Research released this year by Microsoft and the global research firm Frost & Sullivan has found that more than half – 51 percent -- of companies in the Asia Pacific region have either experienced a cybersecurity incident or are not even sure if they have had a cybersecurity incident. They are paying for it in the form of stolen information and money.
Not only have these episodes cost these companies dearly, they are also hurting productivity: nearly three in five – 59 percent -- have delayed the progress of digital transformation projects due to the fear of cyberattacks.
It might not be of much comfort to the companies affected, but separate research has also found that most of these cybersecurity incidents could have easily been prevented. Research by the Online Trust Alliance calculated that in 2018, 95 percent of all breaches could have been avoided through simple and common-sense approaches to improving security.
This raises a simple question: if so many of these attacks could have been prevented, why weren’t they? There is a simple answer: there are nowhere near enough qualified, experienced cybersecurity workers in Asia.
The Skills Gap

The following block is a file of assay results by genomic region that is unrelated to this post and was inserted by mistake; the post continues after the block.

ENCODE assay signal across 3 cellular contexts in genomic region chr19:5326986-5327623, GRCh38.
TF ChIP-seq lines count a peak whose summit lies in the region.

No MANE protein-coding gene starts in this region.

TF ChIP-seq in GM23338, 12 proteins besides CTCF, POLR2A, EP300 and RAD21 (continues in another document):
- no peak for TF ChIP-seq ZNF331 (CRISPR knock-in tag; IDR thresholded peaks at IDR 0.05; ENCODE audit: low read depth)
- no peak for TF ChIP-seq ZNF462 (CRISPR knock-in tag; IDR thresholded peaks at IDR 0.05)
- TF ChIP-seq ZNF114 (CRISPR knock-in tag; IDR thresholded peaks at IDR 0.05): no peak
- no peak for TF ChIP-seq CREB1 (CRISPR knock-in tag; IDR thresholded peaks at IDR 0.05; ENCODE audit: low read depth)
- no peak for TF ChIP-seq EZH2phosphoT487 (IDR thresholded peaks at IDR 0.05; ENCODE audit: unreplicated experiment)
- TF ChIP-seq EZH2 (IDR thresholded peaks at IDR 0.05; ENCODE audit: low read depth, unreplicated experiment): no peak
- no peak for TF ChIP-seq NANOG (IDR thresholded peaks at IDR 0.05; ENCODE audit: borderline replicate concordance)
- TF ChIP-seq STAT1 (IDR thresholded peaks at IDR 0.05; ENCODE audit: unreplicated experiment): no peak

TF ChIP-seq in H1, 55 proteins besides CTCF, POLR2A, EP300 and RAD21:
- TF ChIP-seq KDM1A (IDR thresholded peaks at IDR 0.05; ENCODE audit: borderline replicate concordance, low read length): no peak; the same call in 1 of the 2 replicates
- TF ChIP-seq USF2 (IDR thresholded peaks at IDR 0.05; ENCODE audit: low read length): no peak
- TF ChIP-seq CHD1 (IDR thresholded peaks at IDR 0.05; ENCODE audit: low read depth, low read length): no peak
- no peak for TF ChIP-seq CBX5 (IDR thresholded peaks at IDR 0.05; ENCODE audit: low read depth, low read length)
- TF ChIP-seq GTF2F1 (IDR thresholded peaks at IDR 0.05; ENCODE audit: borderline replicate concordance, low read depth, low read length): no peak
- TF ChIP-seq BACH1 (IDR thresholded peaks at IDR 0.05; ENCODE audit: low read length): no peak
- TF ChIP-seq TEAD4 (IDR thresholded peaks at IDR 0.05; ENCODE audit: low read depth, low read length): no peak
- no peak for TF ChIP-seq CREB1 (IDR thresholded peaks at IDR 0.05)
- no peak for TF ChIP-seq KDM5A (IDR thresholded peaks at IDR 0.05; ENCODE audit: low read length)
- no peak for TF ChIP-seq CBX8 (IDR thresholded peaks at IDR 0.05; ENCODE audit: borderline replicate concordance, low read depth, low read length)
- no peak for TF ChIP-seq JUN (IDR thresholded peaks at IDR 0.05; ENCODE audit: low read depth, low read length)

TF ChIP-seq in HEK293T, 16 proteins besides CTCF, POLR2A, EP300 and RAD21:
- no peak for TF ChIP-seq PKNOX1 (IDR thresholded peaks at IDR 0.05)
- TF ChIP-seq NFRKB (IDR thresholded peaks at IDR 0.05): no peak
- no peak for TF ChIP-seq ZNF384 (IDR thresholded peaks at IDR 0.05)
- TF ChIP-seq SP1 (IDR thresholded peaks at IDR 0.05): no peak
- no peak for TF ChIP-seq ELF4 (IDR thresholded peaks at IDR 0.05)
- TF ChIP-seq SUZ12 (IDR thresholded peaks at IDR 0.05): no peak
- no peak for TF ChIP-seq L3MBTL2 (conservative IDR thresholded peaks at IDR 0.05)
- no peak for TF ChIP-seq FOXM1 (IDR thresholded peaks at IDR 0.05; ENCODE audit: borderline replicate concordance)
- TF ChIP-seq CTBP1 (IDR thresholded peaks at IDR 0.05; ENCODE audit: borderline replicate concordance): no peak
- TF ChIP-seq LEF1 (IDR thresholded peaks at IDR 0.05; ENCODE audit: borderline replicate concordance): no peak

This cybersecurity skills gap is not just a problem for Asia. Far from it. New research by the international, nonprofit membership association ISC2 estimates that there are currently almost 3 million unfilled vacancies in the cybersecurity sector and that all regions of the world are affected. Though the EU is leading the world in cybersecurity, it still lacks 142,000 trained professionals.
The cybersecurity skills gap in Asia, though, is on a different scale. The Asia-Pacific region, partly due to the rapid increase in the use of web technologies in the region, has (by far) the biggest gap. At the beginning of 2019, it was estimated that Asia needs 2.14 million extra cybersecurity workers.
Those in the industry are aware of this shortage. In the same research, fewer than a third of companies – 28 percent – have what respondents consider the right amount of cybersecurity staffing. That could soon change since 48 percent of the organizations plan to hire more cybersecurity professionals in the next year or so. Still, almost as many – 39 percent – expect to see no change in cybersecurity staffing, with 5 percent actually expected to experience a reduction.
Why The Gap?
There are a number of key reasons for the current skills gap in cybersecurity. The first is simply that companies in Asia are facing a hugely increased threat level. This, in turn, is due to a number of underlying factors.
One of these is that as the region develops, hackers have seen an opportunity to steal money and data. The second is that as IT infrastructure develops companies in Asia are turning to practices that expose them to risk. Remote working in the region – either for companies based in Asia or for workers visiting from abroad – is a huge source of risk unless employees use a quality VPN service to protect themselves, and take some basic steps to stay safe, especially when working remotely.